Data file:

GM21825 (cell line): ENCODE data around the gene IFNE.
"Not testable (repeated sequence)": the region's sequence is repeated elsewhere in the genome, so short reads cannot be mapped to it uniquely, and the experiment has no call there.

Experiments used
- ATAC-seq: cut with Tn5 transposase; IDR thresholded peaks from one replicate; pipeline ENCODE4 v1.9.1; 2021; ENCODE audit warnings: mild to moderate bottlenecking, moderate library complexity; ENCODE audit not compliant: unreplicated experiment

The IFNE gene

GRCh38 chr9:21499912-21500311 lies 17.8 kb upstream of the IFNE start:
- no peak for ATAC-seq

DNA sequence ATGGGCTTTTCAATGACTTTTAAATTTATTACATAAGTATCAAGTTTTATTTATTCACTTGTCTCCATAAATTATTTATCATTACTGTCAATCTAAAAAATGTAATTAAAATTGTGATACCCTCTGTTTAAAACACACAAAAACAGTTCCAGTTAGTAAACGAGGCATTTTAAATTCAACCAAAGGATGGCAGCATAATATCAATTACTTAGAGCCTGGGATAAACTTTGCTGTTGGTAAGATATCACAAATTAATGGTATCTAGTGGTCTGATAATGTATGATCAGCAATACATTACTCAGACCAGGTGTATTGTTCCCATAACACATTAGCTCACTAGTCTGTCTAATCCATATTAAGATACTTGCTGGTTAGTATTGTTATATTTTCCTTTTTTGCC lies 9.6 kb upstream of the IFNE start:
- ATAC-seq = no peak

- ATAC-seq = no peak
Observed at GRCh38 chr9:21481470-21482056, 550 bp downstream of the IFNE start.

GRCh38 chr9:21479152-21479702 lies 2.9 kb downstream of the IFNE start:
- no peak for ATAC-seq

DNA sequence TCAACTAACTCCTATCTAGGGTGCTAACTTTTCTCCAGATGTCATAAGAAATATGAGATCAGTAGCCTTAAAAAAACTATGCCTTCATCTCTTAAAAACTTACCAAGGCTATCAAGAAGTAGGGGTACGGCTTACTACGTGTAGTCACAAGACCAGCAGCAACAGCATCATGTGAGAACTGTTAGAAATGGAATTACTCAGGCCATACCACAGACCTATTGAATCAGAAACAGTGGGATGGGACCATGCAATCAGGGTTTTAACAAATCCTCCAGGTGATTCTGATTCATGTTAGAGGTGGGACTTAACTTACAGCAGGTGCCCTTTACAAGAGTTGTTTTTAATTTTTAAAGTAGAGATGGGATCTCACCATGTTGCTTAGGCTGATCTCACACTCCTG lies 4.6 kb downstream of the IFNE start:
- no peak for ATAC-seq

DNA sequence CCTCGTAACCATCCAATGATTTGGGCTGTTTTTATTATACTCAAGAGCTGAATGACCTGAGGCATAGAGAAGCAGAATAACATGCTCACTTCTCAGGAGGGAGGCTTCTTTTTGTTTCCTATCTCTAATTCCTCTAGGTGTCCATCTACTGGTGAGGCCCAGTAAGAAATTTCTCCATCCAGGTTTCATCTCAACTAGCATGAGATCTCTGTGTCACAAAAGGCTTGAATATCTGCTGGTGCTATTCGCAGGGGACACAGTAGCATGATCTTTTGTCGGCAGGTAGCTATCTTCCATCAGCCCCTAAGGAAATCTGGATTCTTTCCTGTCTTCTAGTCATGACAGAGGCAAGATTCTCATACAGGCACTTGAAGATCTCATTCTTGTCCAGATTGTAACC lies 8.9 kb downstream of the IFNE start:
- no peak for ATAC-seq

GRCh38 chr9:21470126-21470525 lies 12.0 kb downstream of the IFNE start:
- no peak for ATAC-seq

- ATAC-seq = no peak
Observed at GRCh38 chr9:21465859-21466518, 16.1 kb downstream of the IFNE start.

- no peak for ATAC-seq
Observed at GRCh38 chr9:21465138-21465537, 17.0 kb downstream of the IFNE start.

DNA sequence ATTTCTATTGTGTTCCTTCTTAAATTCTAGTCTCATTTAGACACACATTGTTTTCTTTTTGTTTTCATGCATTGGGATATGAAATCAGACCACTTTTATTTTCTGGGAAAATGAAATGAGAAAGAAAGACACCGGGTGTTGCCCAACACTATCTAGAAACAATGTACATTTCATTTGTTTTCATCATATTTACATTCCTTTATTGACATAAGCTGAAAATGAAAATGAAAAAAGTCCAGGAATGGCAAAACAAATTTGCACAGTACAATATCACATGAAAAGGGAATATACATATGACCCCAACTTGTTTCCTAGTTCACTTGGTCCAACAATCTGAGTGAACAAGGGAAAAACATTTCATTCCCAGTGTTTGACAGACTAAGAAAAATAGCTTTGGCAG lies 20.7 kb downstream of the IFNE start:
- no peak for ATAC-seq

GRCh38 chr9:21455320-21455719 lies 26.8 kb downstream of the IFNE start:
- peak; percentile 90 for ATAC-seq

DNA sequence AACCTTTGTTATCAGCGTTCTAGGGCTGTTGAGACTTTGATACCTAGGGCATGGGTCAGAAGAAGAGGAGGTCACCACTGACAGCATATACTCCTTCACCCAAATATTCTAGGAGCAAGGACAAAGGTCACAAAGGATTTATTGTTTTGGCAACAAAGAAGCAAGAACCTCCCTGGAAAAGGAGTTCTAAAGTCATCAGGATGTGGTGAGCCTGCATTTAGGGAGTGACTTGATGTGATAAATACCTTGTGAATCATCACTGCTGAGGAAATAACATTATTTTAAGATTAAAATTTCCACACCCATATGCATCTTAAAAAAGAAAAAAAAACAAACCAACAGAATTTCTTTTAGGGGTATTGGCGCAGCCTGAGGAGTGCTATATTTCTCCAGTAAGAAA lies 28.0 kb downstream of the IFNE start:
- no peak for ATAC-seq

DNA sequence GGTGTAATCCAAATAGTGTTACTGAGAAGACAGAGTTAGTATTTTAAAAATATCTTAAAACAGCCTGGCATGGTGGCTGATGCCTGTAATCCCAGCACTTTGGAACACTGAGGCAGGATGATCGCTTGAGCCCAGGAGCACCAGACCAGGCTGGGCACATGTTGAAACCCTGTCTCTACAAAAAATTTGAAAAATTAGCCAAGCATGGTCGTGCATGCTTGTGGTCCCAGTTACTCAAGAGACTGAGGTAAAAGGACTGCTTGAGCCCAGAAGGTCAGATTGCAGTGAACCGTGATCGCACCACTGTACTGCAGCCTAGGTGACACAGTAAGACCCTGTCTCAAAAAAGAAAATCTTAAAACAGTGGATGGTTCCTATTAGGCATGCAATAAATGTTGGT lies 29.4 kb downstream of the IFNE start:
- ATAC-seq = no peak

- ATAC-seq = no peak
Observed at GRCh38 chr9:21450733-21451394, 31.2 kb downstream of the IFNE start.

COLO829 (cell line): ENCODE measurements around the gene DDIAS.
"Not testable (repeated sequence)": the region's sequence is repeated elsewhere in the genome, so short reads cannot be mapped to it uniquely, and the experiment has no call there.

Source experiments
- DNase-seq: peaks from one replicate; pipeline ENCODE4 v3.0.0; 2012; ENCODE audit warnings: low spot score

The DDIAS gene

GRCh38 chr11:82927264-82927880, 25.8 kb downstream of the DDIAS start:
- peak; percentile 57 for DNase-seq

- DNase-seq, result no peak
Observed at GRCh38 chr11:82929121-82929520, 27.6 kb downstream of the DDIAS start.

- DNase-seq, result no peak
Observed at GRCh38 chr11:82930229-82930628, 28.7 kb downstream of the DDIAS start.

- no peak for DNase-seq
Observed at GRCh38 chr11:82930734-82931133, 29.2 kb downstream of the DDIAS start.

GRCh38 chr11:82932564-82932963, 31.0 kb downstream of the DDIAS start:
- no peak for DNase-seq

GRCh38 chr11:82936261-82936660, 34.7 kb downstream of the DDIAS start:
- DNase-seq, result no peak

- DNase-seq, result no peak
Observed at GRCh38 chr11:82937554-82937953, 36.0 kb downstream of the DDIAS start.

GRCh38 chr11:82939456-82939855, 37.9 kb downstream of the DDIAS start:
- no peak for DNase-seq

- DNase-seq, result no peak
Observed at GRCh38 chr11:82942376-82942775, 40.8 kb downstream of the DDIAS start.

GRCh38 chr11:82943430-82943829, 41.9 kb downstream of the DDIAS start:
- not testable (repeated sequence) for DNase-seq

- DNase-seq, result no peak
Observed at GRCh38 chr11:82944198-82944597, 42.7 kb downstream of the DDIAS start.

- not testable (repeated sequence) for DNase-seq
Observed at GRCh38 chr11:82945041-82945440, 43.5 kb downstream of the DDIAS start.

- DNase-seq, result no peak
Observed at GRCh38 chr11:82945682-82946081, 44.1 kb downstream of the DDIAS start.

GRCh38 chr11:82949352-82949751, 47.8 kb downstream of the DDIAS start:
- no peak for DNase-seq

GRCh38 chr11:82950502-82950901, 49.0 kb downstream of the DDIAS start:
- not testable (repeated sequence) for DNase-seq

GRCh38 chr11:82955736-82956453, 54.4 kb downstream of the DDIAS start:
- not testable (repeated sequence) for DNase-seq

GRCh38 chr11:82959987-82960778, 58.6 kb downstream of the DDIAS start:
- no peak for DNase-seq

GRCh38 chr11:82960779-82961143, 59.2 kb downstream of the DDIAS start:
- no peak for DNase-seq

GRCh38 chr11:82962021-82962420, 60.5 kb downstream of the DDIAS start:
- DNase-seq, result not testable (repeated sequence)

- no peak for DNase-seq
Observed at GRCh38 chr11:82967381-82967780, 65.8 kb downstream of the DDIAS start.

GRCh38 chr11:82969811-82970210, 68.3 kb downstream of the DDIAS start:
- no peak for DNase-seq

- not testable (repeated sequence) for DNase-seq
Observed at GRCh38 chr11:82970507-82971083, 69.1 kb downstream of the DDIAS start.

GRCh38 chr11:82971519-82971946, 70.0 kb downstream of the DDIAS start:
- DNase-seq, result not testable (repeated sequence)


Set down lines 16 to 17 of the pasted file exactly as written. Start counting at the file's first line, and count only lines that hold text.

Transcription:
DNA sequence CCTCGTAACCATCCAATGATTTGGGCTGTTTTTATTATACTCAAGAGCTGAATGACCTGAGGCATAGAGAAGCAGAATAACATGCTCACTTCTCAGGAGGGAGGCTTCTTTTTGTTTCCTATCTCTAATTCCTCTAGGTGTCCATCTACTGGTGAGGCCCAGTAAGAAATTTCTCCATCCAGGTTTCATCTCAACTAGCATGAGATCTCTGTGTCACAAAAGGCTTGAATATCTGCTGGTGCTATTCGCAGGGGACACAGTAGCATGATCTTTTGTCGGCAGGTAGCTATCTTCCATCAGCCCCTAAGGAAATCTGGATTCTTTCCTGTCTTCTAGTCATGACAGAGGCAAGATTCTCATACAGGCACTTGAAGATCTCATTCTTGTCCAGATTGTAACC lies 8.9 kb downstream of the IFNE start:
- no peak for ATAC-seq